Did Morality Evolve?

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A recent article gathers data from neuroscientists to try to answer the question “is there a moral center in our brain?” The conclusion? Well, apparently no specific part of our brain handles all moral decision-making, but “neuroscience research shows that certain, specific brain regions are often involved when we’re faced with a moral dilemma.” The author states that research shows that when the moral question is more rational and impersonal, brain regions typically used for abstract reasoning become active. However, in emotional, personal situations, the brain’s emotional processing areas light up. But is moral decision-making really all about sections of our brains and chemicals? Not at all!


Moral decision-making is much more than just what our brain is doing. It’s about doing what is right based on an absolute standard. And the only absolute standard is God’s Word. Our morality needs to be based on the firm foundation of God’s infallible Word. As the Creator, only God has the authority to set the rules, and we aren’t at liberty to change or ignore them.

The Only Absolute Standard for Morality

Sadly, our culture largely no longer recognizes God’s Word as the authority, and increasing numbers of people believe man (and thus morality) evolved by natural processes. Morality has become relative, and our society is simply doing what’s right in its own eyes (Judges 21:25). But this doesn’t work! If morality is relative, then who sets the rules? The government? Society? The individual? Whoever has the most power and money? And if morality is relative to a society or to the individual, then no one can tell someone else that what they’re doing is wrong. After all, according to this thinking, what they’re doing might be right for them. By this bad thinking, who are we to call what ISIS is doing in the Middle East, or mass shooters, or child abusers wrong? It might work for them or their society, even if it makes us uncomfortable.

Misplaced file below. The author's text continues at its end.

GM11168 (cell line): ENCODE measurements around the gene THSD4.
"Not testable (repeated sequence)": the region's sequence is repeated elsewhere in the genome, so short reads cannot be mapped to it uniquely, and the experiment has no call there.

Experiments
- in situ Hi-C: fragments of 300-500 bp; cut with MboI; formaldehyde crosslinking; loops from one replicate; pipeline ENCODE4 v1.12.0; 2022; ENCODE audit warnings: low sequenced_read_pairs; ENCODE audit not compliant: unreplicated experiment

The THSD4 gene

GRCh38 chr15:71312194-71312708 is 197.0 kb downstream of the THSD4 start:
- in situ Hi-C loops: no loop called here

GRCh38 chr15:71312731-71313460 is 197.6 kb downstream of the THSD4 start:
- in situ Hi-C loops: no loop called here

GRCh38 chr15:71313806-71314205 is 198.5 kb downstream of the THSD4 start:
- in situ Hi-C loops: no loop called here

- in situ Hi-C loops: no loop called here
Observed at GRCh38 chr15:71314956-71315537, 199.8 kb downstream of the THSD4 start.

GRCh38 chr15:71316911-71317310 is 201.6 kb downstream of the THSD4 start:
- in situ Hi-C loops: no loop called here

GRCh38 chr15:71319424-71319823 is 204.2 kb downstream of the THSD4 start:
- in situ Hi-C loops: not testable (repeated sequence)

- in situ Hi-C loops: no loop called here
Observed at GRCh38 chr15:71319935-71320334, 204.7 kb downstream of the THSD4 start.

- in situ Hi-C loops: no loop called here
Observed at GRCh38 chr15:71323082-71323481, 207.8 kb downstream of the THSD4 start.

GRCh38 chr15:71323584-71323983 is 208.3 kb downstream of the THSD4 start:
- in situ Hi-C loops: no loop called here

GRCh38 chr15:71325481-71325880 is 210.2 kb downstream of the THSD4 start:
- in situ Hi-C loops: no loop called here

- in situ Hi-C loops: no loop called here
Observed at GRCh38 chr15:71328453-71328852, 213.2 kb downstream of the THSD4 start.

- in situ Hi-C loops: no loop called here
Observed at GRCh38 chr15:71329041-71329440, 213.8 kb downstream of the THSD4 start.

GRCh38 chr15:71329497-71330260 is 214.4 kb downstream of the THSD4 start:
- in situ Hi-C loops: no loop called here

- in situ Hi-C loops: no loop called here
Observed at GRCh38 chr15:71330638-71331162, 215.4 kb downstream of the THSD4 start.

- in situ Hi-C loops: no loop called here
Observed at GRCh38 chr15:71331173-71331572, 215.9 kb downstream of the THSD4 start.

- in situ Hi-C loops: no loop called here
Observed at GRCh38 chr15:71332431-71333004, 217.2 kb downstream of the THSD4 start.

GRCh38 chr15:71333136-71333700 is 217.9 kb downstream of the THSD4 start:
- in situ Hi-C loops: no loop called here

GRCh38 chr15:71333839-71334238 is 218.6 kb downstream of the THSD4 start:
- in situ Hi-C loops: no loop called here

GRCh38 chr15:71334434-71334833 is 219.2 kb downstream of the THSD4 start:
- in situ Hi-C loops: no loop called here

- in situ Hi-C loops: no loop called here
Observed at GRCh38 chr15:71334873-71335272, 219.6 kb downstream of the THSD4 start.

Now, most people don’t think this way, and are quick to condemn certain activities like the ones I just mentioned as absolutely wrong. But it’s inconsistent for them to do so because they don’t have an absolute standard by which to condemn or condone anything. The only absolute standard for morality is the Word of God, given to us by our Creator.

The article also talks about how moral decision-making is about weighing the consequences for oneself and others. But, again, you can’t base your morality on this shaky foundation. After all, no person can see the future to see how their decision will ultimately affect themselves and others. And just because an action might not have a major negative consequence doesn’t make it right!

Again, our morality can’t be based on just what the consequences are. It must be based on a sure foundation—God’s Word.

We Are Not Just Physical Bodies

I also saw another article that talks about certain rituals that will help your brain be happy, such as labeling emotions, being grateful, or hugging other people. This article had a similar message to the morality article—you are a physical being and are really nothing more than the reaction of chemicals inside your brain.

Of course, such an idea comes from the secular bias that there is no soul or immaterial part of a human being. But we know from God’s Word that this isn’t so (Genesis 2:7). There is a spiritual side to us as well as the physical body that God has created. Now, this doesn’t mean that we neglect our physical body. God has designed our bodies in an incredible way and there are certainly things we can do to help our brains release chemicals that help keep us healthy and happy. But we are so much more than just that! We are also spiritual beings that need fellowship with our Creator. For example, one thing on the list to help you be happier was being grateful. But grateful to whom? Without a Creator who has given us life and breath and everything else (Acts 17:25), who do we have to be grateful to? Gratefulness to nothing is ridiculous. But gratefulness to God for all His goodness is commanded in Scripture because it brings glory to God and, apparently according to neuroscientists, it even helps us feel better as we do what we were created to do—praise God in thankfulness!

Recently, in a discussion with a secularist, this atheist told me that morality in humans is innate because of evolution. But I then asked, if humans have evolved by natural processes, how do we know that what is innate is the correct morality—and how do we know that others have evolved the same innate morality?

Actually, I do believe morality is “innate” in the sense that God’s Word tells us that God put it there:

. . . who show the work of the law written in their hearts, their conscience also bearing witness . . . (Romans 2:15)

When we read research about our brains, we need to remember what God’s Word teaches about our being spiritual as well as physical beings. Morality and happiness are not things that are solely dependent on our brains and chemicals. Instead, we need to look at these things through the lens of God’s Word because God’s Word is the only sure foundation on which to base our thinking.

Thanks for stopping by and thanks for praying,

This item was written with the assistance of AiG’s research team.

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